On 17/09/2009 21:42, David Wagner wrote:
Kevin W. Wall wrote:
So given these limited choices, what are the best options to the
questions I posed in my original post yesterday?
Given these choices, I'd suggest that you first encrypt with AES-CBC mode.
Then apply a message authentication code (MAC) to the whole ciphertext
(including the IV). You then send the ciphertext followed the MAC digest.
SHA1-HMAC would be a reasonable choice of algorithm for message
I have to add vote+1 on this selection. For various reasons, today's
safe choice seems to be:
* HMAC-SHA-1 on the outside of the ciphertext
What is left is padding so that the message is clearly deliminated. I
suggest you treat this as a software engineering thing, not a crypto
thing, and make sure that you have a length in your packet layout so
that it is totally clear what is the packet and what is not.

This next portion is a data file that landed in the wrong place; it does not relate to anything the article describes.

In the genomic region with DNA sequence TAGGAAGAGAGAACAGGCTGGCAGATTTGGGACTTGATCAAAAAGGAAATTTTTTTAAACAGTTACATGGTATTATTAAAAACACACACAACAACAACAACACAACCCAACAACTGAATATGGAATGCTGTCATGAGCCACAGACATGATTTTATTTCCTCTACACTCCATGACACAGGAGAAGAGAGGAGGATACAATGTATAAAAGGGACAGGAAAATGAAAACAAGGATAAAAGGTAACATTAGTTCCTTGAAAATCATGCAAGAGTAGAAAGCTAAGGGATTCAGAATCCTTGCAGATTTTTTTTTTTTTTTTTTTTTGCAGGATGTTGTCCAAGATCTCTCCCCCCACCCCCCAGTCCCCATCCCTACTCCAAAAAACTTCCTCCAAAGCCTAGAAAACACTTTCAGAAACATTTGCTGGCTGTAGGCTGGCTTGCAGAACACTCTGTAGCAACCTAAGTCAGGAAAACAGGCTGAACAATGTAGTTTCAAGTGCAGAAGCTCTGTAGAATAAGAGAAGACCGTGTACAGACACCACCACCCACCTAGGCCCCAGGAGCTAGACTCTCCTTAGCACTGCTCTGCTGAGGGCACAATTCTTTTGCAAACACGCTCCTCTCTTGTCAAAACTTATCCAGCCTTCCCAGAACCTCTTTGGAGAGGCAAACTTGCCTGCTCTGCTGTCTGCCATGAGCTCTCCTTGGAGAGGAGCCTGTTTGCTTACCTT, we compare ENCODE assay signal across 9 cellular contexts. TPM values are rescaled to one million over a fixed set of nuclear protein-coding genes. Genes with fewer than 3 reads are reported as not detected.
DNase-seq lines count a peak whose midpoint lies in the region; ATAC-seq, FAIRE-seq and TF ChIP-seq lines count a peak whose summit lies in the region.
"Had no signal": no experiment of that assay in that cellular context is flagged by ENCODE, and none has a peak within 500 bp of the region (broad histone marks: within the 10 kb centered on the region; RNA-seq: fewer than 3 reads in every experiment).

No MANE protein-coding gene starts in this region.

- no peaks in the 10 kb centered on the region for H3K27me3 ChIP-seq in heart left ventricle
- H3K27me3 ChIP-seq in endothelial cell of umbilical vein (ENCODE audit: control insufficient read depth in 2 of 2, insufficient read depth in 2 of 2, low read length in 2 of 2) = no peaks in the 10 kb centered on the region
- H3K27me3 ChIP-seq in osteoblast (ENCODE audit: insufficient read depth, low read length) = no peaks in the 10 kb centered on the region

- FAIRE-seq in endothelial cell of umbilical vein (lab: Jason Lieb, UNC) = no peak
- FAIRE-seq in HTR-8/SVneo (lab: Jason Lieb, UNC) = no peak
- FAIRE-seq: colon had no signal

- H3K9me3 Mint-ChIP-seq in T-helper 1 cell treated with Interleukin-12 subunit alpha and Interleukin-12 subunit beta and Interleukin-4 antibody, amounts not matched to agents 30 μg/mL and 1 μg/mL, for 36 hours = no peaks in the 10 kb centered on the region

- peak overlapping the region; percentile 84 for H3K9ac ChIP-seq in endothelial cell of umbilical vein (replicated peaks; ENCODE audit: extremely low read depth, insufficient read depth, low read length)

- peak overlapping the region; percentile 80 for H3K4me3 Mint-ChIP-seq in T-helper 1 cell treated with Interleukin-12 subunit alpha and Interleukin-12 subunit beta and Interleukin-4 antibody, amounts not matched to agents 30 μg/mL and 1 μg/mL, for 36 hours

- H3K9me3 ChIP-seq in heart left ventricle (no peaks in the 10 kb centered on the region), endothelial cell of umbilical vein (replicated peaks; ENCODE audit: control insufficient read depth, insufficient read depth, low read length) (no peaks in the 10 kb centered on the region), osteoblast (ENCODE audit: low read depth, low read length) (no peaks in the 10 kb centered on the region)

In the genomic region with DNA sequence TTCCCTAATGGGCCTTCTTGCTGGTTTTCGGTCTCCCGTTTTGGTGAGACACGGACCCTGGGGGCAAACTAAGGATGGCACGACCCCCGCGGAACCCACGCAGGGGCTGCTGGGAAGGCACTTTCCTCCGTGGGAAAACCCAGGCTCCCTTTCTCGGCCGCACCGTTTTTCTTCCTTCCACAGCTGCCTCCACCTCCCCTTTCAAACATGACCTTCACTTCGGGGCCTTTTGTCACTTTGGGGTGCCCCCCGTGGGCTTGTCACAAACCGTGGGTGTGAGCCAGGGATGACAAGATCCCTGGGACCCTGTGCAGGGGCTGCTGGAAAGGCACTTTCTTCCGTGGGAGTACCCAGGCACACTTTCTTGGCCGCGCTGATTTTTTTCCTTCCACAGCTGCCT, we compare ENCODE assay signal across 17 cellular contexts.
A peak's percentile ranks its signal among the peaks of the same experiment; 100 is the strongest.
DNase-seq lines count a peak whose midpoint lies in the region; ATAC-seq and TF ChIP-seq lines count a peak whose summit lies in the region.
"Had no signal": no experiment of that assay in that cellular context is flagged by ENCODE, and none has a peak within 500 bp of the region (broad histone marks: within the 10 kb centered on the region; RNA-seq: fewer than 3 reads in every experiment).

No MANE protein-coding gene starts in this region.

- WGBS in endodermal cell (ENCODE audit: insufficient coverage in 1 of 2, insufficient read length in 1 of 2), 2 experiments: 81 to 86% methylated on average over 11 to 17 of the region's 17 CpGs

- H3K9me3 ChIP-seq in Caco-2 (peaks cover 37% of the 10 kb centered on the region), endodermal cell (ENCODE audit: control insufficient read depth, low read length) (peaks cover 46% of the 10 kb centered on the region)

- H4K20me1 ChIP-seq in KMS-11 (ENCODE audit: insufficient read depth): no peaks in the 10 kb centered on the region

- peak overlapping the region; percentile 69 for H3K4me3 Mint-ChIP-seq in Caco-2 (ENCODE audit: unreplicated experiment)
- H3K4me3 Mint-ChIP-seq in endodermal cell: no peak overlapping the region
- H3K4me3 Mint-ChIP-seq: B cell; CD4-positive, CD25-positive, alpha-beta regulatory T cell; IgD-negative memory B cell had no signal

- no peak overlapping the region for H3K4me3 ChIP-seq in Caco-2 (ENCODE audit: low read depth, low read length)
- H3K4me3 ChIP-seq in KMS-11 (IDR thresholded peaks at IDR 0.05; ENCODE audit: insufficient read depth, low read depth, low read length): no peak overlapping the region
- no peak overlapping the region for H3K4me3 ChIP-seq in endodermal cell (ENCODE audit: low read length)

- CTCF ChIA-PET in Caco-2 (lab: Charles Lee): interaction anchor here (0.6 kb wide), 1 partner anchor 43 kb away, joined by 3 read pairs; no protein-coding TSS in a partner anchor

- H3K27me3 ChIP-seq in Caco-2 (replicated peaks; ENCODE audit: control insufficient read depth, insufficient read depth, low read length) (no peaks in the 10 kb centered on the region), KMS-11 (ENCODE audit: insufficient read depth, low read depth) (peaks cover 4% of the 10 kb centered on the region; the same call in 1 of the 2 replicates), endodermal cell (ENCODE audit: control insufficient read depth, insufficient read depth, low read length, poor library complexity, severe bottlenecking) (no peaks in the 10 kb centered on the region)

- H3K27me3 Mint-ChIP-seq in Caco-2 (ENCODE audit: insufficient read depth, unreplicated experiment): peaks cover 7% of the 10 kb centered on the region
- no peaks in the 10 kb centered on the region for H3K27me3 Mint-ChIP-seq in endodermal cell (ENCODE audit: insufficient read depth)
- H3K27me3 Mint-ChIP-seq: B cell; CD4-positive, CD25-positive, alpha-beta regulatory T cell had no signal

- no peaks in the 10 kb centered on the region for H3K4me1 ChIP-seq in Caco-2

If you want to see such a design exercise, following Dave's
prescription, have a look at SDP1 which Zooko and I did a few years back.
It's a straight forward secret-key encrypted packet layout. It has one
novelty in it, which is how it solves the padding / IV issues. Other
than that it should be boring.
PS: you are on the right track in trying to avoid any sensitivity to
JCE. As long as you can design your layout without any dependency on
JCE it should work. JCE is basically a slock design that was put in
place for market- and crypto-control reasons, it has no place in
software engineering. I speak from experience, I managed the Cryptix
project, which was the first Java crypto engine.
PPS: you haven't said enough about the application (or I missed it) to
be able to comment on keys. Generally, try to separate the protocol
around the key: every good protocol divides into two parts, the first
of which says to the second, "trust this key completely". Software
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